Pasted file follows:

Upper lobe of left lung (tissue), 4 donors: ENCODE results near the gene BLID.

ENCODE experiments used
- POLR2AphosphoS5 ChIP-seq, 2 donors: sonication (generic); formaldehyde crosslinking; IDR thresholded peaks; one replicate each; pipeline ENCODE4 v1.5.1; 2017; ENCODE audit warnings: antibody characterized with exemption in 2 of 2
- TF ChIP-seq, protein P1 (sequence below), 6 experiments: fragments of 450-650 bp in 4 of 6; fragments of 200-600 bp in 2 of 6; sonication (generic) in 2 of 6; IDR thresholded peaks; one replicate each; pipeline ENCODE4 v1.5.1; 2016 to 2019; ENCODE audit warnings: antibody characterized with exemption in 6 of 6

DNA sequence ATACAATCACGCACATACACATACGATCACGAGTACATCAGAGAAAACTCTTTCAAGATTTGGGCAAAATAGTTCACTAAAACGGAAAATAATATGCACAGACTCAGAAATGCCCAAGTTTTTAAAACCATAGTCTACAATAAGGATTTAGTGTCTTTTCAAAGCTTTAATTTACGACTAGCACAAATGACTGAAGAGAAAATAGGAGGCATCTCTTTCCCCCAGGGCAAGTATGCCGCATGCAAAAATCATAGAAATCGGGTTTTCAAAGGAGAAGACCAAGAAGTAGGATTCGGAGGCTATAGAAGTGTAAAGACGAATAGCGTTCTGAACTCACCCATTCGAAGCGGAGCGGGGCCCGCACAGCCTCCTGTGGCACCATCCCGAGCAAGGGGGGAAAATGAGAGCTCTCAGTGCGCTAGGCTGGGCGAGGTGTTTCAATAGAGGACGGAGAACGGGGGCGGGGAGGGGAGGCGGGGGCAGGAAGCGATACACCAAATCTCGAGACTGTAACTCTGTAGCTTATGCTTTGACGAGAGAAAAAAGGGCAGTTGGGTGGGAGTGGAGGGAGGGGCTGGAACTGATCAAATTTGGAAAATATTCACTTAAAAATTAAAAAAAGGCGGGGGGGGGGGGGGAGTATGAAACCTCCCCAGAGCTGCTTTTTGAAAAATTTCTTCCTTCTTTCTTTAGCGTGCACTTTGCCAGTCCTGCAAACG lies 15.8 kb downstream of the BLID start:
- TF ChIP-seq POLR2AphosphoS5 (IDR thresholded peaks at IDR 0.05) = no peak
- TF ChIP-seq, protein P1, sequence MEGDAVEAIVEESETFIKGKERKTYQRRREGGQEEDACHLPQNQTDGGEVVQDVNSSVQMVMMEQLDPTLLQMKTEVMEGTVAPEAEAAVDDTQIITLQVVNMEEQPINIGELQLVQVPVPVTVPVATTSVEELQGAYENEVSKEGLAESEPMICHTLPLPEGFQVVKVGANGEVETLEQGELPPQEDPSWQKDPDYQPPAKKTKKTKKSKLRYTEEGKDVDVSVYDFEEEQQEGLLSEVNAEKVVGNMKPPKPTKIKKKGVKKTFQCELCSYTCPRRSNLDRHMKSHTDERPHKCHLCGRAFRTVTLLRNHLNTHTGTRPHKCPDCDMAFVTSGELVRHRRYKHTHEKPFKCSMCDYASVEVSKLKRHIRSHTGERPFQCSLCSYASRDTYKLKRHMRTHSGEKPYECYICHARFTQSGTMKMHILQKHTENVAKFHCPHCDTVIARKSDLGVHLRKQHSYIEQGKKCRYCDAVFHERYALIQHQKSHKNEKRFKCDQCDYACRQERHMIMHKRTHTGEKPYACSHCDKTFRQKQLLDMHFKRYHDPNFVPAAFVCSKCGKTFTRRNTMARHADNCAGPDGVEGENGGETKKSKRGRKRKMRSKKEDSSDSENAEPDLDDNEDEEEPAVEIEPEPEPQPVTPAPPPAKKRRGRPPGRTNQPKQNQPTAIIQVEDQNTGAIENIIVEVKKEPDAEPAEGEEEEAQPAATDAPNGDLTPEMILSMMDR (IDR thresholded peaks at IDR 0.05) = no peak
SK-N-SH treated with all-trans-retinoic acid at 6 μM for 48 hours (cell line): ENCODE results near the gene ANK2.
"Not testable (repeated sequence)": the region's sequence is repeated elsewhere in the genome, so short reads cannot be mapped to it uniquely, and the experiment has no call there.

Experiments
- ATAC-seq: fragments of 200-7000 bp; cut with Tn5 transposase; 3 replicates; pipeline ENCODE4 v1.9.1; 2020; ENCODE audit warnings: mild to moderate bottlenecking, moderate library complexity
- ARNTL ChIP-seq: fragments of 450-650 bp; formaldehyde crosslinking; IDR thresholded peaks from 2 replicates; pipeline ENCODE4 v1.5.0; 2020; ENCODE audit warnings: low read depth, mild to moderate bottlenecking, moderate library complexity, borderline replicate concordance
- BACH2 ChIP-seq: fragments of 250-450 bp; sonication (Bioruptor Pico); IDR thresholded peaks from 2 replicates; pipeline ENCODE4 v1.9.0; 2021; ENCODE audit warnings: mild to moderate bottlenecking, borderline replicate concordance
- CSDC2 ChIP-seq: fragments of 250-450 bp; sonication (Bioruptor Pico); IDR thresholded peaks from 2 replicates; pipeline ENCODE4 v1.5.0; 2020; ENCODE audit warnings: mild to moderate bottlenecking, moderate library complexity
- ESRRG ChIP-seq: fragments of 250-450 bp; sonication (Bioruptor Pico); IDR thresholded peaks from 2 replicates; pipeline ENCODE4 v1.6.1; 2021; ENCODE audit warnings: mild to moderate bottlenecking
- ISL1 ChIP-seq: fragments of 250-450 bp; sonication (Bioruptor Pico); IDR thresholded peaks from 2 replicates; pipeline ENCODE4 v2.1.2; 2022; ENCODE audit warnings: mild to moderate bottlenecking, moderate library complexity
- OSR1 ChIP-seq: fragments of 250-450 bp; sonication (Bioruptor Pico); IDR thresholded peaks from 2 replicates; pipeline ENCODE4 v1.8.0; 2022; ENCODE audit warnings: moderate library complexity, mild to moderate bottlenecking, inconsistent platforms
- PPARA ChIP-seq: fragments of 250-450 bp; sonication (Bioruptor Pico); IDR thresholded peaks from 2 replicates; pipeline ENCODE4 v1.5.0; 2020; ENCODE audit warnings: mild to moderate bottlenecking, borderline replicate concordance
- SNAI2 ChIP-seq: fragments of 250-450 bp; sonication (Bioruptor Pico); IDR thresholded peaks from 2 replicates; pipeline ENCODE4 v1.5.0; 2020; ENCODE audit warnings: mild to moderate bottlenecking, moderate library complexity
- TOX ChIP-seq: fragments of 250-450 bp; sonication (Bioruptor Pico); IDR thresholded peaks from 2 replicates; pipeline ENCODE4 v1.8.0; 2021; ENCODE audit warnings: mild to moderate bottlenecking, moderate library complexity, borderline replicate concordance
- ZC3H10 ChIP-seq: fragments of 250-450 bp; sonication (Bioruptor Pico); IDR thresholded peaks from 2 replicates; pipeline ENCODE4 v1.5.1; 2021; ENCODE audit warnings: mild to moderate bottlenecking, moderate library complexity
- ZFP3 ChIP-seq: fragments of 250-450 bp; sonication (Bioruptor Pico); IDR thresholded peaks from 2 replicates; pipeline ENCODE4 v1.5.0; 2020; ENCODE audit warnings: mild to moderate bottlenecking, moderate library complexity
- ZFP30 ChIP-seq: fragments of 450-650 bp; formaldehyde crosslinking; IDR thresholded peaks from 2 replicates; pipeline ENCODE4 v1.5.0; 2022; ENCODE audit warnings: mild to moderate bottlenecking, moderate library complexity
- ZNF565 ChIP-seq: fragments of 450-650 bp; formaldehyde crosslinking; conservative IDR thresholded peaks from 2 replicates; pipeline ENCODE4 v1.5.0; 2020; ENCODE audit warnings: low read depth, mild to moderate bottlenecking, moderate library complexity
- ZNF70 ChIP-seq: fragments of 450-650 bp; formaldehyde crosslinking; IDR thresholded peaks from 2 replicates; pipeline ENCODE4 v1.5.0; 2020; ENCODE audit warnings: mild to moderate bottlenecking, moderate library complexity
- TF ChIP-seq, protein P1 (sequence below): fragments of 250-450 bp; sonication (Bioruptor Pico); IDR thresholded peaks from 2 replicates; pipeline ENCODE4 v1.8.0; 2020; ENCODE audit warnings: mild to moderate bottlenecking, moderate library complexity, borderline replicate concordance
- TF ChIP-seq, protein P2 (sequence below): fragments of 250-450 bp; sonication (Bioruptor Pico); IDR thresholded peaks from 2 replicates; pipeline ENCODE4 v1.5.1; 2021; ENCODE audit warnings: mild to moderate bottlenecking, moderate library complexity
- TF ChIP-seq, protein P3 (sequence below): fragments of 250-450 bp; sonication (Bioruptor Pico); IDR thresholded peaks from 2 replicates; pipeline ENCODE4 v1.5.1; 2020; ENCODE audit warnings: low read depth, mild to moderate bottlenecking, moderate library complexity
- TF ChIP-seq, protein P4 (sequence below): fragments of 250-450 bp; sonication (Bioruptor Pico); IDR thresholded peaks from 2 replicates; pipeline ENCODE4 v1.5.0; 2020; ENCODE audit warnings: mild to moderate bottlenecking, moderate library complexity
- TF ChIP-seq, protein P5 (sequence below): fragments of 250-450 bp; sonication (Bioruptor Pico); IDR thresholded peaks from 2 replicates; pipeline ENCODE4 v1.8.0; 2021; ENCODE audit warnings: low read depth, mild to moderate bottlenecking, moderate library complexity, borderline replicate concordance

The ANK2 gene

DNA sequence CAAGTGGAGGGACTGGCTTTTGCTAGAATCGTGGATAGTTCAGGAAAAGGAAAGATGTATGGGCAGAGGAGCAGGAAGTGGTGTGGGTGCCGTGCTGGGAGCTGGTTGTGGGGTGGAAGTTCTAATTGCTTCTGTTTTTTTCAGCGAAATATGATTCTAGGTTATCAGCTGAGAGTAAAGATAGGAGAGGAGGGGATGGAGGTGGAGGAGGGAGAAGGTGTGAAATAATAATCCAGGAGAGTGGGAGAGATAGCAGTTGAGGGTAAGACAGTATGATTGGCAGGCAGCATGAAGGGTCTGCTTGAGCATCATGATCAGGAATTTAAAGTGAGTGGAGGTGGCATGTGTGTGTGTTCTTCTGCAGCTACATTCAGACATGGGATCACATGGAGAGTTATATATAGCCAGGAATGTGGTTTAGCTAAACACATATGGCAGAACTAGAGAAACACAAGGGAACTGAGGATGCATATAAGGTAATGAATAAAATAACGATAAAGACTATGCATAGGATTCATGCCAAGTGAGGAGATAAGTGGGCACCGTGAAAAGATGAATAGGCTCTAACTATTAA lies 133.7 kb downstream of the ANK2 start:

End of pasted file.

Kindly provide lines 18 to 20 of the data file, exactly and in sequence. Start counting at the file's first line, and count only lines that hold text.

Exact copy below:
- PPARA ChIP-seq: fragments of 250-450 bp; sonication (Bioruptor Pico); IDR thresholded peaks from 2 replicates; pipeline ENCODE4 v1.5.0; 2020; ENCODE audit warnings: mild to moderate bottlenecking, borderline replicate concordance
- SNAI2 ChIP-seq: fragments of 250-450 bp; sonication (Bioruptor Pico); IDR thresholded peaks from 2 replicates; pipeline ENCODE4 v1.5.0; 2020; ENCODE audit warnings: mild to moderate bottlenecking, moderate library complexity
- TOX ChIP-seq: fragments of 250-450 bp; sonication (Bioruptor Pico); IDR thresholded peaks from 2 replicates; pipeline ENCODE4 v1.8.0; 2021; ENCODE audit warnings: mild to moderate bottlenecking, moderate library complexity, borderline replicate concordance